There’s an interesting discussion going on over at the Video 2.0 for Recruitment blog about the U.S. Army’s $33 million investment in a recruiting video game.
Ernest Feiteira picked up on an item I posted and started a conversation about the value of such recruiting tools. A couple others chimed in about the ROI, something I’m looking into for a future article.
At this point in the discussion, there’s no resolution to the question of how you would calculate the ROI.
However, Down Under, the Aussies must believe that outsourcing their military recruiting pays off because they have been doing it for some years. I know that because I talked with a Manpower spokeswoman about a press release announcing that the Milwaukee firm just won a $200 million recruiting contract from the Australian Defence Force.
In the release, Commodore Tim Barrett, director general of defence force recruiting, is quoted saying: “Manpower’s capability in managing and delivering large-scale and complex recruitment services is necessary to attract the calibre of military recruits that we are looking for. The breadth, nature, and complexity of this recruitment program can be considered critical to national security.”
The nation of 21 million people has an enviable problem. Its unemployment rate has been declining for years and is somewhere around 4 percent for 2009. (Incidentally, the Aussies think that’s a recession.) Even though its total military force is only about 53,000 active duty, the military has been hard-pressed to find enough volunteers to fill its ranks, especially when it comes to certain types of jobs that are in demand in the civilian sector.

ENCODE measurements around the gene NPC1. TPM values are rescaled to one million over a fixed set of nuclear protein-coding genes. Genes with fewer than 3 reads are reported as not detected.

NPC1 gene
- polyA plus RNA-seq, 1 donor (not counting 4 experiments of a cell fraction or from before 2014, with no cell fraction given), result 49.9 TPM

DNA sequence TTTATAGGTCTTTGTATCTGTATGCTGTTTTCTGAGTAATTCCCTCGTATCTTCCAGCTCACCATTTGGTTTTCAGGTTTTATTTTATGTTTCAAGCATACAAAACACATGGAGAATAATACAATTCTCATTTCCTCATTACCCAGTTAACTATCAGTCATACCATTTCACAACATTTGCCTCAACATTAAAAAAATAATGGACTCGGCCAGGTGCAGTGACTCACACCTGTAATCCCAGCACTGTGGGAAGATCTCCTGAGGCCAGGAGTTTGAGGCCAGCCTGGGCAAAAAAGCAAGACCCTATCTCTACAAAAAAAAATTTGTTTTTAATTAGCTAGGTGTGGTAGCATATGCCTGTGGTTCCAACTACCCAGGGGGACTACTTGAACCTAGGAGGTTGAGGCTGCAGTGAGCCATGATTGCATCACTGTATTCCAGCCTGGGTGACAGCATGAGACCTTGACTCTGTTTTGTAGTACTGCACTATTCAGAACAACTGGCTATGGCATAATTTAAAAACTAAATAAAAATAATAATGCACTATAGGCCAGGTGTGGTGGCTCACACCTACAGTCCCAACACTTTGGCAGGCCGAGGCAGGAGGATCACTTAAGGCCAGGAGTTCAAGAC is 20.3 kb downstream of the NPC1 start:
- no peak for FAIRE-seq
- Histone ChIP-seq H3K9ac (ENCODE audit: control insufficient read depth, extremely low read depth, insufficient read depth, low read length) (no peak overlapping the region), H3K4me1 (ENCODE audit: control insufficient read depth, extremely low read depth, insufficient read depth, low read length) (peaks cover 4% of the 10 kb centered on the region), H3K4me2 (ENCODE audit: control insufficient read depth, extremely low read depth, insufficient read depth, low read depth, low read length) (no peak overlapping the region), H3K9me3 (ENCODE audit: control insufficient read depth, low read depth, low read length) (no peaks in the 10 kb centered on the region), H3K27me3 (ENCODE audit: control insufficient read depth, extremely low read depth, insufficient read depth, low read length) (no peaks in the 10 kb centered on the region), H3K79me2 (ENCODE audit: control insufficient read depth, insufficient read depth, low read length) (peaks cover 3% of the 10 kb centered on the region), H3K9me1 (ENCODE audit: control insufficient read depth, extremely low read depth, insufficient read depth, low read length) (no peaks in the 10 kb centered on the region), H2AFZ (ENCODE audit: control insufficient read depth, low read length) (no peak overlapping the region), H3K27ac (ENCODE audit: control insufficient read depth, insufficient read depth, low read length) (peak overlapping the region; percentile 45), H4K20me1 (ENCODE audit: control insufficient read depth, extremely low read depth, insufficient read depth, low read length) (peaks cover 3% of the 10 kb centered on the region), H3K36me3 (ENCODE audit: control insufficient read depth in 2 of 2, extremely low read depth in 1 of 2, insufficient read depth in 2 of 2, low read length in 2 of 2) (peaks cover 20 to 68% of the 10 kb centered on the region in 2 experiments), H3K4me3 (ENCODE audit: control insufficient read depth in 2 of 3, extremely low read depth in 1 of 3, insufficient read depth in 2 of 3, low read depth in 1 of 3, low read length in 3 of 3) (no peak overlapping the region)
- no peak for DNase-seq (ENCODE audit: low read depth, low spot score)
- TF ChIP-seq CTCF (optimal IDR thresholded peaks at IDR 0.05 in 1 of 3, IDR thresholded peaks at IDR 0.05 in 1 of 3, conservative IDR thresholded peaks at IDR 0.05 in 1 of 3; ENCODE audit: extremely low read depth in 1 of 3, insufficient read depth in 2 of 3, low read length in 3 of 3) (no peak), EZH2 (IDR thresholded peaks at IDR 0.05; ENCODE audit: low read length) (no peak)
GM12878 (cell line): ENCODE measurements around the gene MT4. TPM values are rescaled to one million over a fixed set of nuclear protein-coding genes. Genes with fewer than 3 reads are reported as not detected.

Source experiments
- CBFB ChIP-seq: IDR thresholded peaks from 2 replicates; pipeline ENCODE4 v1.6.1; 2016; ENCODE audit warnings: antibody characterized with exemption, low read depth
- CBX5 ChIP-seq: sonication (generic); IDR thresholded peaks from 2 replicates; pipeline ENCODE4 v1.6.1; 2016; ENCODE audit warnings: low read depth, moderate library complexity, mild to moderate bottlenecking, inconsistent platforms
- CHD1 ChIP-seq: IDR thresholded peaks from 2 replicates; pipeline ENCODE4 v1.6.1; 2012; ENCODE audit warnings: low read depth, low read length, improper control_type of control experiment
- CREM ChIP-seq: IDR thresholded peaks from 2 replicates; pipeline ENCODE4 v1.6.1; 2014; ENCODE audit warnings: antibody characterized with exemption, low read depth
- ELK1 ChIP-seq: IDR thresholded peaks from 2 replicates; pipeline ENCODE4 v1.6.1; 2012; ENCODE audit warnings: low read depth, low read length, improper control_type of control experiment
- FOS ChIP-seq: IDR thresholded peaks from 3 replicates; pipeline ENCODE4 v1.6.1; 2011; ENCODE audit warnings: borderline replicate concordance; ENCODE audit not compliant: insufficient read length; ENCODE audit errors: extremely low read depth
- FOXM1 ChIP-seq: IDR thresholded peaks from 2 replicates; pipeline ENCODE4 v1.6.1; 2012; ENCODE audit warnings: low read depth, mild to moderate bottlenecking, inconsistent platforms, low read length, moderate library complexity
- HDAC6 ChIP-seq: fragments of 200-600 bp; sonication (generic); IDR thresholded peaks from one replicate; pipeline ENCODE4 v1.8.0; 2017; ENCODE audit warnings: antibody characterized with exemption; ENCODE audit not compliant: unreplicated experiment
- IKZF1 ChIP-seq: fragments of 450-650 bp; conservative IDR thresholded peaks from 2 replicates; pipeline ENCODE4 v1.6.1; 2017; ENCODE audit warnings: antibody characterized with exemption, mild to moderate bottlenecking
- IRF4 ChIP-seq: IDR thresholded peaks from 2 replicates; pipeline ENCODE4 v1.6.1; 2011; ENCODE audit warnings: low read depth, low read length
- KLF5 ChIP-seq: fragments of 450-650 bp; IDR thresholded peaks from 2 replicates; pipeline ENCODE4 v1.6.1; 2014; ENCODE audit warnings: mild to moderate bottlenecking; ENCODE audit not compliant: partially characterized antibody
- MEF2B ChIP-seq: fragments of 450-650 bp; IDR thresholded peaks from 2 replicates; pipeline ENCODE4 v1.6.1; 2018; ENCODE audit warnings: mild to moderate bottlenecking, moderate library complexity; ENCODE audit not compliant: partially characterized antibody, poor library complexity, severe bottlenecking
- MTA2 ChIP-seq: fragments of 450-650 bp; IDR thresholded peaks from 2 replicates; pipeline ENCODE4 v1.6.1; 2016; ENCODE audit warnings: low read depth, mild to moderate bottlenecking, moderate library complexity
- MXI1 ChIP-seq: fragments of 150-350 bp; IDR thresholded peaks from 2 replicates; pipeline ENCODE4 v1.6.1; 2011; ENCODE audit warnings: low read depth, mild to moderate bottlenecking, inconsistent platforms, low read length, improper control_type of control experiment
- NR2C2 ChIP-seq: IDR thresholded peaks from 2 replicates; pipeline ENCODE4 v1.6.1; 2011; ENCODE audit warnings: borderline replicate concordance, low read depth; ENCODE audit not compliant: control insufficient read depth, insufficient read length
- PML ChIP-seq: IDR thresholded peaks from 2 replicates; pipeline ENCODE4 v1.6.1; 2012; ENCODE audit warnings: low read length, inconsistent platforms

The problem is so acute that a newspaper analysis a few months ago reported the Navy didn’t have enough submariners to staff its six submarines.
“By any measure,” says the report in the Australian, “the latest figures on recruitment from the Defence Department make for depressing reading.”
Manpower will employ 300 people to manage what it’s calling the “largest and most complex” RPO project in the world. It’s an end-to-end recruiting contract, that includes marketing and promotion up through onboarding.
The transition is already underway with the official launch set for February. Incidentally, it’s worth taking a look at the ADF recruiting website. The videos may not be as action-packed as some of the U.S. Army’s, but the ones I watched give you a pretty good idea of the nature of the jobs the military is looking to fill.